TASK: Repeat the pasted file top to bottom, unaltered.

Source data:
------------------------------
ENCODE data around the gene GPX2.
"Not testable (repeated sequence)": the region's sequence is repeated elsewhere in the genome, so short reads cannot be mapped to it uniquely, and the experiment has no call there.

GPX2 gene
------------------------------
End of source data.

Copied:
ENCODE data around the gene GPX2.
"Not testable (repeated sequence)": the region's sequence is repeated elsewhere in the genome, so short reads cannot be mapped to it uniquely, and the experiment has no call there.

GPX2 gene